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was sold to gypsies as a small child for half a tank of gas and a kitten. She was quickly, if not easily, retrieved by her mother after the kitten was revealed to be an Eldrich horror looking for a ride into the nearest metropolitan area to begin wreaking havoc. It's been a bone of contention between Maria and her family ever since, whether the Horror-kitten would've been more or less trouble than she grew up to be.

Wednesday, October 27, 2010

Maryland Art Place

Friday of last week, my colleges art club visited two Baltimore art galleries: Maryland Art Place and School 33.

Maryland Art Place is a small gallery on Market Street, hidden between Rams Head Live and Power Plant Live, two of the largest, most popular clubs in the downtown (though they're moving to a larger, more visible location in a few weeks. More on that next month). The gallery is small and at times slightly sterile, but unorthodoxly charming. Their current exhibit, Art and Film, seems at first like a very stereotypical modern art exhibit. However, by the end, it was probably my favorite of the galleries we saw. The first two rooms of the gallery are devoted to Glenda Wharton, an animator whose film, "The Zo and the Invisible Friend" was at this years Sundance Film Festival. On display were 16 original cells from the movie.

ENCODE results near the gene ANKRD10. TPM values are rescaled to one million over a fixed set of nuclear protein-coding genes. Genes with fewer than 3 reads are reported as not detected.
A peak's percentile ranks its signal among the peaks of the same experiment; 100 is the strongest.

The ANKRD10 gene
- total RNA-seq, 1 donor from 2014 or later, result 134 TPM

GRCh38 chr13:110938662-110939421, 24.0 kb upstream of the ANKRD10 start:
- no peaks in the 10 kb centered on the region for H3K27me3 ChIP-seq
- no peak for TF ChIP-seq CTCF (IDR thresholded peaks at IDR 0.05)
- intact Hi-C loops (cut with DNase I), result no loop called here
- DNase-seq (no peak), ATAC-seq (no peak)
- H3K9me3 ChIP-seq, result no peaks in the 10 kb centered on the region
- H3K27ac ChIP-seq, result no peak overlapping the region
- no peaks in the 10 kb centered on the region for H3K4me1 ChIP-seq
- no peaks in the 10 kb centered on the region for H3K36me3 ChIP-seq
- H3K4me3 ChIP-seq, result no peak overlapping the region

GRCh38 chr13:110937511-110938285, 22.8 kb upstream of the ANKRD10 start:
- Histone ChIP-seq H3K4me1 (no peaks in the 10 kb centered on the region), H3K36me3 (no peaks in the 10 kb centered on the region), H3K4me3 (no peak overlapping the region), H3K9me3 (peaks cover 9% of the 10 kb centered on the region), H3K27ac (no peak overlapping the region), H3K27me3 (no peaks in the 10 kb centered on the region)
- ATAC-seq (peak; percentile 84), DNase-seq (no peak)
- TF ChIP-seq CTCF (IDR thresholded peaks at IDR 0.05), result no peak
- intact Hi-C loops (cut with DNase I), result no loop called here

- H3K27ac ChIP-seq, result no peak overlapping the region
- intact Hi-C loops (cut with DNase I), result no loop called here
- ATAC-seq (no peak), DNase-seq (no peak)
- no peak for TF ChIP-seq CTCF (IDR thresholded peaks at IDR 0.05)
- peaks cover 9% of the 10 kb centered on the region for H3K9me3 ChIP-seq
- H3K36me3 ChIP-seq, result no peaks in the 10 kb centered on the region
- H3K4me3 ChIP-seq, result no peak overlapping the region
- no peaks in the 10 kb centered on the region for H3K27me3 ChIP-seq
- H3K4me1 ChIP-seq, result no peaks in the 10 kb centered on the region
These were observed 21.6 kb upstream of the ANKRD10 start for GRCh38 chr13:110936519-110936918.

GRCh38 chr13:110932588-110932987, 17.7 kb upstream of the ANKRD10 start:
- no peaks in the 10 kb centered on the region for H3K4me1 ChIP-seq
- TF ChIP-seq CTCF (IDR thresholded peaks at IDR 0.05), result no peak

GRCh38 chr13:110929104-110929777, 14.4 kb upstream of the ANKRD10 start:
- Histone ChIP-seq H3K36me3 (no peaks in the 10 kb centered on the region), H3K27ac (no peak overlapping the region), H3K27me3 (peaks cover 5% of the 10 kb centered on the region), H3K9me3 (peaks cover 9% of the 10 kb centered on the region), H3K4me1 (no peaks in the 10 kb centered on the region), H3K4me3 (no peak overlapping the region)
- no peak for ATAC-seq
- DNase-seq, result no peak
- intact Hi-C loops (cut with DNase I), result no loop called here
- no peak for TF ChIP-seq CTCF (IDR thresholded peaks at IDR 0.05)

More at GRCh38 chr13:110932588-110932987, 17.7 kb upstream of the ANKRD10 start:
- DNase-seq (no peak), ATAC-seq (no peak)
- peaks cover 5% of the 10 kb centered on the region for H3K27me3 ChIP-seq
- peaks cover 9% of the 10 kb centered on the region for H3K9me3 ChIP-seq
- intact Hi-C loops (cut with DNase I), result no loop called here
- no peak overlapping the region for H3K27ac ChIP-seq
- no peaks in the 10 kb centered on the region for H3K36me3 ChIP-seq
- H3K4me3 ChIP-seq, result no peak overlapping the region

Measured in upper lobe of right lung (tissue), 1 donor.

Glenda Wharton's style reminded me of a more sophisticated version of the drawings in one of my favorite children's books, Scary Stories to Tell in the Dark. Her illustrations provoke gut reactions; the imagery is not comfortable or especially beautiful, but it is captivating. The movie is hypnotic, keeping your eyes glued to the screen even as you're dragged through a nightmare. It's a fabulous show for fall, evocative of the decay and gloom we naturally associate with the shortening of days. The fact that Halloween is also fast approaching adds a disturbing appropriateness to the show.

The rest of the gallery is devoted to the videos of four other artists. Sadly, we had to move on to the next gallery before I got to really see them, so I don't have much to say. However, the one video I did get to see some of was LoopLoop by Canadian filmmaker, Patrick Bergeron. On a trip to Seoul, Korea, Bergeron videotaped a train ride through the city. The video loops sections of the ride over and over again, focusing on the details revealed in the video that were missed in real life. His concept statement and the video itself were maybe not art, but they were certainly interesting and thought-provoking. How much life do we miss while trying to survive?

The exhibition gets an A from me. It was interesting, thought-provoking, mostly unpretentious, and I want to go back.

The gallery itself gets a B. While I love the curator and the space is nice, it's nearly impossible to find. I'm eager to see the space they're moving to.

Tomorrow On the Blog: School 33. With photos!

Aesthetically Yours,
Maria D.

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